London Guardian 
December 26, 2013
MPs have accused Bletchley Park, the wartime predecessor of GCHQ, of trying to airbrush history after it said it would ignore the whistleblower Edward Snowden’s revelations about mass surveillance by the security services in its museum’s new gallery on cyber security.
The Buckinghamshire museum, chaired by the former head of MI6, Sir John Scarlett, celebrates the secret work of the second world war codebreakers who cracked the illusive Nazi Enigma code and, in the process, invented modern computing.
But according to the Liberal Democrat MP Julian Huppert and Tory MPs Rory Stewart and Dominic Raab, its reputation risks being dented by a refusal to acknowledge the impact of Snowden’s disclosures about modern-day security services, revealed by the Guardian, and the debate they have provoked.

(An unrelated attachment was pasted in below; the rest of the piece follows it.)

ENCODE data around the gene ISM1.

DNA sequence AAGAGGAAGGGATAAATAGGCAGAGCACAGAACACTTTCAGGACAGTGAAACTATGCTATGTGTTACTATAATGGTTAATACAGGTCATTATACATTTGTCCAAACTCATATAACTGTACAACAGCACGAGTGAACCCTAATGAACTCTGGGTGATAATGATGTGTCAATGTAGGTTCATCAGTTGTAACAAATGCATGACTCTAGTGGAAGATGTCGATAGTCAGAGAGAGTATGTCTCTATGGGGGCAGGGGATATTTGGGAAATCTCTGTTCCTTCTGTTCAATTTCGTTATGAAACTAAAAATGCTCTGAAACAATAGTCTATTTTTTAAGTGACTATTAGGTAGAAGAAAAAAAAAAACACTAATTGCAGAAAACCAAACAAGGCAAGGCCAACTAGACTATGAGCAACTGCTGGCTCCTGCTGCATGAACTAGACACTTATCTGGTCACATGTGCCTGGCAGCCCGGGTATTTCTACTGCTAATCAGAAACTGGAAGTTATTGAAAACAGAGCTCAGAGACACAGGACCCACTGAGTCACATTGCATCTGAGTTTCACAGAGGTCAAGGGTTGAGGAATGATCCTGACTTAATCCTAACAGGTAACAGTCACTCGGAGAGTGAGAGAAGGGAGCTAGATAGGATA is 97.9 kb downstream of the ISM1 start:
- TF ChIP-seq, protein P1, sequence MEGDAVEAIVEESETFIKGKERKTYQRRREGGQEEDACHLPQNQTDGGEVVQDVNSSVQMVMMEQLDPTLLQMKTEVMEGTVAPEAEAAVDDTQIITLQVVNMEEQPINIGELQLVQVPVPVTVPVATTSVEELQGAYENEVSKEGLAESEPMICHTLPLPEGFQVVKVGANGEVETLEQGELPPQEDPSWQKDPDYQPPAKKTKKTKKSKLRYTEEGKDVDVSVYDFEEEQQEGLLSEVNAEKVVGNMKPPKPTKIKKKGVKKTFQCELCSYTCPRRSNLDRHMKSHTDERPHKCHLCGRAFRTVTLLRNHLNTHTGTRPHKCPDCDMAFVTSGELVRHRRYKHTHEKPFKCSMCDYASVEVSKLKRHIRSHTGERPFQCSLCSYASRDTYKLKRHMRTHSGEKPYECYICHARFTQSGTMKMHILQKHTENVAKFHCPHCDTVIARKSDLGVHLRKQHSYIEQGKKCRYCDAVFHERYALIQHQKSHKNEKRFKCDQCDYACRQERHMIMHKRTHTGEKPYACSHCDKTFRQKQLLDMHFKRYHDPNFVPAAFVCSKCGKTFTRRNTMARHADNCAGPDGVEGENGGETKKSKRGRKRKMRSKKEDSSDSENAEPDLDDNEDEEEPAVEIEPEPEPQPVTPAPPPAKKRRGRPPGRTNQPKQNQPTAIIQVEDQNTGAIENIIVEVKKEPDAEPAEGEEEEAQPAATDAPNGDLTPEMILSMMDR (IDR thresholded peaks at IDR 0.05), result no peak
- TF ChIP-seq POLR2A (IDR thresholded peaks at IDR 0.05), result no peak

In the past year, Snowden has revealed that US and British intelligence agencies use secret programmes to sort and analyse billions of emails, phone calls and text messages. His revelations made public the fact that the amount of personal data available to GCHQ from internet and mobile traffic had increased by 7,000% between 2008 and 2012.